BRIEF DESCRIPTION OF THE DRAWINGS FIG. 1 is a schematic block diagram illustrating a mode selection network in accordance with the present invention.

FIG. 2 is a detailed schematic diagram illustrating logic circuitry that is useable with the present invention.

FIG. 3 isa graphic diagram illustrating a series of waveforms that are useful for understanding the operation of the subject invention.

FIG. 4 is a schematic diagram illustrating exemplary logic circuitry and may be used to provide a transient gate and/or bufi'er gate that are useable with the present invention.

FIG. 5 is a schematic diagram illustrating exemplary logic circuitry that may be used to provide a decoder that is useable with the present invention.

DESCRIPTION OF THE PREFERRED EMBODIMENT Referring to FIG. 1, a mode selection network in accordance with the present invention generally includes an array of mode selector circuits 10, a corresponding array of inhibit circuits 12, a binary encoder circuit 14, a transient gate 16, a bank of storage capacitors 18, a buffer gate 20 and a binary decoder circuit 22. The transient gate 16 and the buffer gate 20 are connected to be respectively operated in response to control circuits 24 and 26 which are both under the control of a delay circuit 28.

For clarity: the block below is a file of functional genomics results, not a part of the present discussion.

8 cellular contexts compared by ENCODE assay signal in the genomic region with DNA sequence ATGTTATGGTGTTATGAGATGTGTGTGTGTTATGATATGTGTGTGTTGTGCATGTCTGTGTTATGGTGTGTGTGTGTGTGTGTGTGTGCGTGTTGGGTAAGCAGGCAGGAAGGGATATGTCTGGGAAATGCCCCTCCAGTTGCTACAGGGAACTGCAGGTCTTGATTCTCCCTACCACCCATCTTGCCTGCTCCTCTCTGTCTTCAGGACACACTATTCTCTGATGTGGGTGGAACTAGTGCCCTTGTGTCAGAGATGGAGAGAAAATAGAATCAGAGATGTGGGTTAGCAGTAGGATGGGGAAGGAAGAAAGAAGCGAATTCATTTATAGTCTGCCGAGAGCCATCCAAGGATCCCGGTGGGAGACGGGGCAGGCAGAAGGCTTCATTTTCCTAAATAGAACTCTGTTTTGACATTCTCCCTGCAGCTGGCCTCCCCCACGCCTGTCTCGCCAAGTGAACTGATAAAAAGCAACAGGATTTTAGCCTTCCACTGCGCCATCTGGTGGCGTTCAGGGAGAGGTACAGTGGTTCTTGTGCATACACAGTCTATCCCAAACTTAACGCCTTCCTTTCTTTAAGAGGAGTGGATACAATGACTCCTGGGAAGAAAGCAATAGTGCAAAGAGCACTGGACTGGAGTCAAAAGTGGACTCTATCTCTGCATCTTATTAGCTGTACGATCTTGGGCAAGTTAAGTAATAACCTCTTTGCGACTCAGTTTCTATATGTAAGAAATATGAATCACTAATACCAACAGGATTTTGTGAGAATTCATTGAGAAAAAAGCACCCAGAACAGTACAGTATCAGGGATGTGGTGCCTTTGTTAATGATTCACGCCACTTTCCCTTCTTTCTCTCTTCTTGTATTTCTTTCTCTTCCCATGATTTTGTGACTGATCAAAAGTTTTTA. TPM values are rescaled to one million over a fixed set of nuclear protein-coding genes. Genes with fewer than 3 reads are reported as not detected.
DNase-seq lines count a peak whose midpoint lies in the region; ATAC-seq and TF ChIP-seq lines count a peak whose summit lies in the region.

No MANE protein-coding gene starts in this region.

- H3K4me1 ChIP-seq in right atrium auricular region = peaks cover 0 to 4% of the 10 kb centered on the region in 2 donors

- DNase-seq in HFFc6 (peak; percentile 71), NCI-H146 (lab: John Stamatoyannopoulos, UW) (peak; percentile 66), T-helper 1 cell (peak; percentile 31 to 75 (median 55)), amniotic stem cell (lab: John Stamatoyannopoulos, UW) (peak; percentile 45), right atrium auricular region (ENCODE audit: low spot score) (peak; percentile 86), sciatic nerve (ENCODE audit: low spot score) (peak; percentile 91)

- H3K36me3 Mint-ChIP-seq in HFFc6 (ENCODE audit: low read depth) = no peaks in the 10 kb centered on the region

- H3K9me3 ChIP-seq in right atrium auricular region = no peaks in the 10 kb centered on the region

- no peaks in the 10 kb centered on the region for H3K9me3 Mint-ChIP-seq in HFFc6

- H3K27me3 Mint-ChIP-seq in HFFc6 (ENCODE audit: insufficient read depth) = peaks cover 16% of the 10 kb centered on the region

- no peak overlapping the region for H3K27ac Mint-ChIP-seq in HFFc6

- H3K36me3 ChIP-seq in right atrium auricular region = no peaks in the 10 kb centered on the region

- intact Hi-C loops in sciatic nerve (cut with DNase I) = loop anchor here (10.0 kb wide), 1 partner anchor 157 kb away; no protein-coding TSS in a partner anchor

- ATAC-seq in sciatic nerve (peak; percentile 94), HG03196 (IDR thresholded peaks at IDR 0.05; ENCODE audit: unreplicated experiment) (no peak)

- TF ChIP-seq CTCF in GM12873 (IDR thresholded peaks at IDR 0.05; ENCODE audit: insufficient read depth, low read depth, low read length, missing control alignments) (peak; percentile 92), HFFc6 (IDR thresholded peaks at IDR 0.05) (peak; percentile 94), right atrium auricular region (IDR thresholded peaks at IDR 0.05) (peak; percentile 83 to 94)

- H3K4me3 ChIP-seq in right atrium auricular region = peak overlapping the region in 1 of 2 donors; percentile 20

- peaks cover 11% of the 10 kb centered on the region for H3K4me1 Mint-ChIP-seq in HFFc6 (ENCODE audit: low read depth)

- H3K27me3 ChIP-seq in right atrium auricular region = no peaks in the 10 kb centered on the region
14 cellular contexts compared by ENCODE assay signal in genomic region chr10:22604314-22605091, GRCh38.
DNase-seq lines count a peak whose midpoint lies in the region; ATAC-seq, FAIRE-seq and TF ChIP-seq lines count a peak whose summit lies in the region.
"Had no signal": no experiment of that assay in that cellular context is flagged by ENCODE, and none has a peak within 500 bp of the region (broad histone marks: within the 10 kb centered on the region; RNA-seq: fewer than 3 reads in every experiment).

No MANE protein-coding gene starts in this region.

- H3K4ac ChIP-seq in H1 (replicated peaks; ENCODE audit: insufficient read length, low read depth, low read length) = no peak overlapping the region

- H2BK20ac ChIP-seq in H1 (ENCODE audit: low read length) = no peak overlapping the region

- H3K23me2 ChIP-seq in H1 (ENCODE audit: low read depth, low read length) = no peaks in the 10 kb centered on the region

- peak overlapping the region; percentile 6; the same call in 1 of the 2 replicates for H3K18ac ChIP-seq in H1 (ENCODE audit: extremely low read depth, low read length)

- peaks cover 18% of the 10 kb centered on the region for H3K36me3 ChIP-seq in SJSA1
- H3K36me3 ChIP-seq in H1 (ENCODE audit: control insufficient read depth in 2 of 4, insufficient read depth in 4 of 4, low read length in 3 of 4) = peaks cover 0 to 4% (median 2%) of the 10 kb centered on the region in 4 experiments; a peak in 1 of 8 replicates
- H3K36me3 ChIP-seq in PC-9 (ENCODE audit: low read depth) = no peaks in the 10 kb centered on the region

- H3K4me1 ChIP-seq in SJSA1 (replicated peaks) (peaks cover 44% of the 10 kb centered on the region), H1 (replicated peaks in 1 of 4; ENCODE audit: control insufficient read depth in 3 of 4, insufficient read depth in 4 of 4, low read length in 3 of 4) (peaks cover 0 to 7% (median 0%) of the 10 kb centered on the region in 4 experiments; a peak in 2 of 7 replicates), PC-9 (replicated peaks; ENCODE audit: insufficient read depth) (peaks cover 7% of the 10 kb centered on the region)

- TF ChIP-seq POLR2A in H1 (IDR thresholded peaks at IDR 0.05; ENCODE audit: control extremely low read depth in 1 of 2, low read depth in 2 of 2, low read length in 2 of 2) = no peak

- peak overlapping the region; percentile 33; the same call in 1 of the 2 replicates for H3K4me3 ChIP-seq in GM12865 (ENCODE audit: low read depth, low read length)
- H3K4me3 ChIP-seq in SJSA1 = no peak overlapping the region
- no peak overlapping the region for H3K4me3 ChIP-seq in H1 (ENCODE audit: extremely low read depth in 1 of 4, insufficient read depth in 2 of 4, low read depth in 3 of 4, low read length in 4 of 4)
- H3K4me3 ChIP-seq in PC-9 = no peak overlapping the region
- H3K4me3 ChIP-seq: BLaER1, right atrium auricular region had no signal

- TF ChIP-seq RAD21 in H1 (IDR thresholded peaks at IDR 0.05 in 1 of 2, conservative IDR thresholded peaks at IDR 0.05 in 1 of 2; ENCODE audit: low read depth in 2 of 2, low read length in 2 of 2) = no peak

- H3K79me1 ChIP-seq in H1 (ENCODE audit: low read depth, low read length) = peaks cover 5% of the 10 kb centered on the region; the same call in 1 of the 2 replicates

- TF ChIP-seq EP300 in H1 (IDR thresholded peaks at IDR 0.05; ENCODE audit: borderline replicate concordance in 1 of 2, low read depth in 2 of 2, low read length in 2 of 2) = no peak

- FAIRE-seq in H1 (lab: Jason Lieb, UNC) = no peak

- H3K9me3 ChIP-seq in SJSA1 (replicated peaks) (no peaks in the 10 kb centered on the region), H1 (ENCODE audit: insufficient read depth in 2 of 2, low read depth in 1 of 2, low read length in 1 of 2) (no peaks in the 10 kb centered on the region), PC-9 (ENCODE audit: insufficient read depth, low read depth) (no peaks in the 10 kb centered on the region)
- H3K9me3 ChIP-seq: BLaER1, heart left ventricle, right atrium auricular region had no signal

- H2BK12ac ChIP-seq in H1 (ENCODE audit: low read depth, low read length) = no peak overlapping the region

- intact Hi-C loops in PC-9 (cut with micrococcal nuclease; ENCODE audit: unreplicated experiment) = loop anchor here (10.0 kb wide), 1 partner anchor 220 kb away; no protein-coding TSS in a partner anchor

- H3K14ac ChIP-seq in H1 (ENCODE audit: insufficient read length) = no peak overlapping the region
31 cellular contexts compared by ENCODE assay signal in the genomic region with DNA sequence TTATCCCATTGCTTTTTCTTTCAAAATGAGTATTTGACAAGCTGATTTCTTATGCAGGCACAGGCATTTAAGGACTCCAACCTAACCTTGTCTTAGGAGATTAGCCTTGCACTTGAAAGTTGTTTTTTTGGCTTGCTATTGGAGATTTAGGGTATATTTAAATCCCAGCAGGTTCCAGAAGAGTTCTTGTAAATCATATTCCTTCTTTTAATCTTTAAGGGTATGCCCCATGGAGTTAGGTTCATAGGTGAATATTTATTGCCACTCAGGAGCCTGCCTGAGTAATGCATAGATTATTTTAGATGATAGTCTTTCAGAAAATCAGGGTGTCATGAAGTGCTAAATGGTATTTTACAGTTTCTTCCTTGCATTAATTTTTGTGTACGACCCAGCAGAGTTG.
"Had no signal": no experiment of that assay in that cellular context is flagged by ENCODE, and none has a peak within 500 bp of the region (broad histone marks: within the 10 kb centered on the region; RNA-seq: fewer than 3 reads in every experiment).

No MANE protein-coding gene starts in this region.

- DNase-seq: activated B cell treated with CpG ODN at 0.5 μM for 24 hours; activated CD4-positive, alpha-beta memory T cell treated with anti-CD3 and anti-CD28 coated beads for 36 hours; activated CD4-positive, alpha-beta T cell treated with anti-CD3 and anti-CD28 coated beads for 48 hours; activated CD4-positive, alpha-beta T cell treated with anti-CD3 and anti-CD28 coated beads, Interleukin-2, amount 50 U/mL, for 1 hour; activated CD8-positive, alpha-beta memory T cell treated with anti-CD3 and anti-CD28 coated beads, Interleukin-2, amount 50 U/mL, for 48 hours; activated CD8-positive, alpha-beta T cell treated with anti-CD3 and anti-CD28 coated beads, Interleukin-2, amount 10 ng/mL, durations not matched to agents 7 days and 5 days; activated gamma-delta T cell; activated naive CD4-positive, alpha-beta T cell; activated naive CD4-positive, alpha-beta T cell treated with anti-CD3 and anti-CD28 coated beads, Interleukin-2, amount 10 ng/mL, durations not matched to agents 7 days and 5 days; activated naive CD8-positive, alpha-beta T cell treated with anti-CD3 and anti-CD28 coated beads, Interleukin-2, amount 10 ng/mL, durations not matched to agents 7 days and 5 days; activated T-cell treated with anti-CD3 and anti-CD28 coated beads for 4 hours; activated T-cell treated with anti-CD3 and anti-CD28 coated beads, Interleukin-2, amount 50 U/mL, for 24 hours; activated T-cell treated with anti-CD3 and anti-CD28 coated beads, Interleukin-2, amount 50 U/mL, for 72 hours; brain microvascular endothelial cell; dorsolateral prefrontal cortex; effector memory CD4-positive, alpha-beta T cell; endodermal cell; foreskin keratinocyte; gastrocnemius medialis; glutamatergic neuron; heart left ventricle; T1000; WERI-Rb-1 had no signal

The mode selector circuits 10 are each adapted to respond to a digital-type signal provided by the operation of a push button switch or the like (not illustrated) connected to input terminals. For example, a high voltage signal may be provided when the push button switch is depressed while a low voltage signal is provided when the switch is not depressed. Assuming that the selector circuits 10 will respond to high signals, depression of a switch results in a mode signal being provided by the mode selector circuit to which the switch is connected.

The mode signals are applied to the binary encoder 14 through an associated one of the inhibit circuits 12 unless the mode corresponding to the operated switch selector circuit 10, and inhibit circuit 12, has already been selected and is in operation. In such an event, the inhibit circuit. 12 receives a feedback signal from the decoder 22 and thereby is caused to effectively block transmission of the mode signal to the encoder l4.

Binary encoded signals developed by the encoder circuit 14 are provided over a'suitable number of output leads. In the illustrated example, three output leads 30,